J-Pod Southern Resident Killer Whales: The New and Old

As 2014 came to a close and the new year began, one of Washington’s beloved (and endangered) Southern Resident Killer Whales witnessed a shift in their small and close knit communities. A member of J-Pod (one of the three communities of Orcas who live in the Puget Sound and San Juan Islands nearly year round) lost a pregnant female Orca named Rhapsody, or J-32. This death served as a huge disadvantage to the extremely low population, as there are only a handful of young, breeding females remaining.

According to the Center for Whale research, the total population of orcas in the Puget Sound has reached 80 whales, which is nothing when compared to the pre-capture population in 1965. A total of 13 whales were killed during the capture, and 45 were taken to marine parks across the world. The decade of captures, combined with swiftly falling Chinook Salmon population and a rapid increase in the water’s pollution, created a need for the Southern Resident Killer Whales to be placed on the U.S. government’s endangered species list.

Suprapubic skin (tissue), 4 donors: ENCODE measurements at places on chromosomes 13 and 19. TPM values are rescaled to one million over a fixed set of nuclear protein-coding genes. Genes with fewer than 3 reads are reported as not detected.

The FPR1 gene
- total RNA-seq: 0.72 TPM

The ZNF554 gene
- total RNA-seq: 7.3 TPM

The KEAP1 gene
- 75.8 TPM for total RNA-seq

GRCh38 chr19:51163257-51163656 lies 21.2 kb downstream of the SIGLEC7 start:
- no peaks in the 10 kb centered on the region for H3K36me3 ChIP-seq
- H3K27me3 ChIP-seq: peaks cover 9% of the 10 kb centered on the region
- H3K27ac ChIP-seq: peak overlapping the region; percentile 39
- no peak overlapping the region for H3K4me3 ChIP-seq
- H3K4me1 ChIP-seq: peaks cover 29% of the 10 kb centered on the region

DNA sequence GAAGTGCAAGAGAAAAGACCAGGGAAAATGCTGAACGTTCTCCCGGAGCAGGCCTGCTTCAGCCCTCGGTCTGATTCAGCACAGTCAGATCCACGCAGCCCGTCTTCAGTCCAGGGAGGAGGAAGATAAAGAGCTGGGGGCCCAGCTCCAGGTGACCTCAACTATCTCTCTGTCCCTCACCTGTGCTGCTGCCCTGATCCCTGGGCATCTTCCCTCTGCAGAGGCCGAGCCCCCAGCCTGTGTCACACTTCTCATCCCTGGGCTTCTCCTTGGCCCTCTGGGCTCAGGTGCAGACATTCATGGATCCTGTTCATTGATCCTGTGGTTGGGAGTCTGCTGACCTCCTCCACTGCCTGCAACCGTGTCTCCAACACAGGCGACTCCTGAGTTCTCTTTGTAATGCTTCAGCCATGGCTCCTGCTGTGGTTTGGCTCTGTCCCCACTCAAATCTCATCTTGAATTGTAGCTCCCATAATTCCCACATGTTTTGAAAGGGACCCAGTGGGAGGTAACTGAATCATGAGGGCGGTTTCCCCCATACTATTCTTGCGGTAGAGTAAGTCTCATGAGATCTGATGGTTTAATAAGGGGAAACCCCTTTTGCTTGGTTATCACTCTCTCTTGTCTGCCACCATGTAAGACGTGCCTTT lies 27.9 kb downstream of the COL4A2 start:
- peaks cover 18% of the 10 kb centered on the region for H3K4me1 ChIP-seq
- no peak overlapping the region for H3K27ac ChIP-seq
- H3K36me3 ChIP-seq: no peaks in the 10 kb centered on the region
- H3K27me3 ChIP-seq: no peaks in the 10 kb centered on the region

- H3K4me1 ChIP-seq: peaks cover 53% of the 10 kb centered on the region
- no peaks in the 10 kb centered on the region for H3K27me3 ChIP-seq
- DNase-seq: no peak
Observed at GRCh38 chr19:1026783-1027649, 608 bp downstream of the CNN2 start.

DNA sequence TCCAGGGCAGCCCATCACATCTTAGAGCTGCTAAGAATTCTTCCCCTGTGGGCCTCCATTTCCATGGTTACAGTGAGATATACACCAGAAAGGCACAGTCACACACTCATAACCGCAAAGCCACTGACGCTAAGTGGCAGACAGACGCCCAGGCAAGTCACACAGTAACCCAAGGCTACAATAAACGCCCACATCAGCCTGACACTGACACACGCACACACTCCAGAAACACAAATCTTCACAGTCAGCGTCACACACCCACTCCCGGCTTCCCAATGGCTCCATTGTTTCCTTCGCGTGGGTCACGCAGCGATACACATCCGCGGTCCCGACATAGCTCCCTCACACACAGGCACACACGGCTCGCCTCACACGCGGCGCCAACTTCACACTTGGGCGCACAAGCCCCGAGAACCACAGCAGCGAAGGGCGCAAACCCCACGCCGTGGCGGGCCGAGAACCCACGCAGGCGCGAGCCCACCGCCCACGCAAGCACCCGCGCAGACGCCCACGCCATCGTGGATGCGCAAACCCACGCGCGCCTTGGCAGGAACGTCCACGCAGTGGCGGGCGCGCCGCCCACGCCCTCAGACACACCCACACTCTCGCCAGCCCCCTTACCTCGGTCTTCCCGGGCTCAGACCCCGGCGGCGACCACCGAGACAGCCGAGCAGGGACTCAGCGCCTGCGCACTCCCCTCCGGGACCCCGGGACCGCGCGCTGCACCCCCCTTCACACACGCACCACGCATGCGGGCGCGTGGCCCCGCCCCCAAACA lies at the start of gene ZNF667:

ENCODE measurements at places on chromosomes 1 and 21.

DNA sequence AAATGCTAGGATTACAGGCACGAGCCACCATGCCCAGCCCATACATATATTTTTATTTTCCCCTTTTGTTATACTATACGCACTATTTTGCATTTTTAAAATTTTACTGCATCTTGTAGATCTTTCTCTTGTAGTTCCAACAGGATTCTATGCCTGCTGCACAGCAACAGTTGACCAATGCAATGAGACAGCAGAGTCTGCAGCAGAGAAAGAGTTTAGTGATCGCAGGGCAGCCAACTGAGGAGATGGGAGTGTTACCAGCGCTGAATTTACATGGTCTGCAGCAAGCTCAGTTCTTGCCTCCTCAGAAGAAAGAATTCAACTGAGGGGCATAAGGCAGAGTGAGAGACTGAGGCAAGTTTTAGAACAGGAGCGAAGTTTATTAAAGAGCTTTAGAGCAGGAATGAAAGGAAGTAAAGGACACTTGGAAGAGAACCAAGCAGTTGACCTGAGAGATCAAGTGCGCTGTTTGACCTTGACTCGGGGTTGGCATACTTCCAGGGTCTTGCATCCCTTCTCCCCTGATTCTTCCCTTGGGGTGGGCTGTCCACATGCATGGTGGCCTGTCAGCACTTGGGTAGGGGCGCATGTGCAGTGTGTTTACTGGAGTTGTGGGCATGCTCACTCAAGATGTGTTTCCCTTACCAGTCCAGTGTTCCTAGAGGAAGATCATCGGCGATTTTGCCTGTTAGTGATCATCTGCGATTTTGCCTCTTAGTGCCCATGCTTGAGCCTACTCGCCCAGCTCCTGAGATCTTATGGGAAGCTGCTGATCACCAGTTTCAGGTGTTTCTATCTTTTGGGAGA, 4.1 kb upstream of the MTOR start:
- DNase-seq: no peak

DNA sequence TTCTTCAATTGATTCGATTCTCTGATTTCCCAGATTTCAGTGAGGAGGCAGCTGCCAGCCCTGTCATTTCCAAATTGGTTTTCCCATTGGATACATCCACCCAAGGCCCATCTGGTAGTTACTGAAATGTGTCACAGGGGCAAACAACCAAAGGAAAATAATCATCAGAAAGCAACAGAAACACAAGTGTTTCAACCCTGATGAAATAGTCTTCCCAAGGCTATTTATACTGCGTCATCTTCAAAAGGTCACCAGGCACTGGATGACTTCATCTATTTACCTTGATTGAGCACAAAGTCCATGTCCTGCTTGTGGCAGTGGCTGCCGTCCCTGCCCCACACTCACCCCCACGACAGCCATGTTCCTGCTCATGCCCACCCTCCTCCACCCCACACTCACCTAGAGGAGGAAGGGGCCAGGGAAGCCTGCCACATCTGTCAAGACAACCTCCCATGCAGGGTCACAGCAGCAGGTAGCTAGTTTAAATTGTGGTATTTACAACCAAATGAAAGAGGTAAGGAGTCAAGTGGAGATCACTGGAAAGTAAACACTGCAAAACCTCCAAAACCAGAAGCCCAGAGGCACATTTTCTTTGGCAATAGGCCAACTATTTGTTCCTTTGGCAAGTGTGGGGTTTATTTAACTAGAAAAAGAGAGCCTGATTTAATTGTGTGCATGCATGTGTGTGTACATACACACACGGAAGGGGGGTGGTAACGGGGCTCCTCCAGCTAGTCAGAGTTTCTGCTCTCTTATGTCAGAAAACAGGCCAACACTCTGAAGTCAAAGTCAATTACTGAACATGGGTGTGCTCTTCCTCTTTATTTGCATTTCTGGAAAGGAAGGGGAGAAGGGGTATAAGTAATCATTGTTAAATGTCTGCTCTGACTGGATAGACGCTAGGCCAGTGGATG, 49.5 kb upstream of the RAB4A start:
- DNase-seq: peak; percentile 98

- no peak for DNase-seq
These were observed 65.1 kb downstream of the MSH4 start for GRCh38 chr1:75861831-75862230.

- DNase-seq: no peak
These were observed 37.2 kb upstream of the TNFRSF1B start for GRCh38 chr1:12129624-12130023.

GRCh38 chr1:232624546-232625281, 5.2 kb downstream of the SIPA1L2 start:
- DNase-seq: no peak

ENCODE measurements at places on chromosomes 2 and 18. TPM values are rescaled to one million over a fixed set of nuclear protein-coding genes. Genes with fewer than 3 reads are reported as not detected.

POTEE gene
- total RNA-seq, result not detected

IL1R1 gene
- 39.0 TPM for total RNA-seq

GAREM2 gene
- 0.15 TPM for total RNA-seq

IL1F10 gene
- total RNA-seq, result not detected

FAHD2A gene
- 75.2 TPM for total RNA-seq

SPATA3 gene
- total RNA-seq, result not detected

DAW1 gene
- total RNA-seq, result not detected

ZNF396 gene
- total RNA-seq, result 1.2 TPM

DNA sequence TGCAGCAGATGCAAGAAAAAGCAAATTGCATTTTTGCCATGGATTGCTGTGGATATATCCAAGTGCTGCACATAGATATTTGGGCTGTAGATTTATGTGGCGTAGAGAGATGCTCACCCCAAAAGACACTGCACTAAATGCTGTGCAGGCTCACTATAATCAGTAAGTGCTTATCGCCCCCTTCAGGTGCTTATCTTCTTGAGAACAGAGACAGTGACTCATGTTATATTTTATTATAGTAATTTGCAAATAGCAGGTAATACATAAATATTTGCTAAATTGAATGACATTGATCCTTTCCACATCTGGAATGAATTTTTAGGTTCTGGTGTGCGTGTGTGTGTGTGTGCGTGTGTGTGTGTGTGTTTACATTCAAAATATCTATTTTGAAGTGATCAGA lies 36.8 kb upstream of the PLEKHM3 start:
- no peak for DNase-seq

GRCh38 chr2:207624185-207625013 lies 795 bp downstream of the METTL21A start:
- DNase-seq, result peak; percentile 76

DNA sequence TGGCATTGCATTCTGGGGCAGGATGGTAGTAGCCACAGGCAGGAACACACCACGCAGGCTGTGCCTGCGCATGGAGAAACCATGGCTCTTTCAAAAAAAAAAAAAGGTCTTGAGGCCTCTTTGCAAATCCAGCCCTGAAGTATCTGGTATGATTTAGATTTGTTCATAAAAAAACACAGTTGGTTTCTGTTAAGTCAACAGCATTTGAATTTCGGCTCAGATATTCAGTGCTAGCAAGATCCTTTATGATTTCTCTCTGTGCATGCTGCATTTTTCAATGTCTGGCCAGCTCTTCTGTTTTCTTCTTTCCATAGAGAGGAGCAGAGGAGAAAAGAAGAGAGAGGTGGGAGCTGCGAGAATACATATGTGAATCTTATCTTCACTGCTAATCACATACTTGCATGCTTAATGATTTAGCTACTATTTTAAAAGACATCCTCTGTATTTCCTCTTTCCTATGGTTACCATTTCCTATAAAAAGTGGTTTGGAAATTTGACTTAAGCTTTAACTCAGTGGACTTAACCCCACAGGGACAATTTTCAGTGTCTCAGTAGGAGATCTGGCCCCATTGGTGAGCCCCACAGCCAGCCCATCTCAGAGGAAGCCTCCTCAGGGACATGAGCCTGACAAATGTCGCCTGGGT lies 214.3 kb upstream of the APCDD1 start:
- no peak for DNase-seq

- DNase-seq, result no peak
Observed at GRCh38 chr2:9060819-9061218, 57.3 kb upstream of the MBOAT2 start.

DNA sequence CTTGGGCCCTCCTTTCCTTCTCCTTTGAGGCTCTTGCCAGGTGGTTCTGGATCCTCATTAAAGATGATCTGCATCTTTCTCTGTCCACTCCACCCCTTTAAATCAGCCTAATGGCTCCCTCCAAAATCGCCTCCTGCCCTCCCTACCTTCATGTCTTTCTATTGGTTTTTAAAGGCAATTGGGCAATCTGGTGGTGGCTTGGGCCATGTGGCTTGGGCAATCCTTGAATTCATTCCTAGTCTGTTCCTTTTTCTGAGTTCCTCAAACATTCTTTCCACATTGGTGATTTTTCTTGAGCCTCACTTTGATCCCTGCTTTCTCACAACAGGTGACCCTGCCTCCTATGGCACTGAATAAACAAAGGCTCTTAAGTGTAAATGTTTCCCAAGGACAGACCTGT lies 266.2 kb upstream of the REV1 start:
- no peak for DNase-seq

Fisherman, conservationists, biologists and tourists in the community alike depend on the Southern Resident Killer Whales in order to keep the Salish Sea’s ecosystem in place, as they are a keystone species. This means that if the orca population continues to deplete, we will see negative consequences from fishing to research.

According to the Seattle Pi, a new orca calf was born just as 2015 rolled in. While pictures and stories of this new addition flooded the internet, the celebration of a new birth is, as always, a tentative one. According to the whale museum, the community waits a year before naming new Southern Residents, as they have a mortality rate of approximately 50 percent during that time.

By Claire J.

Categories Science

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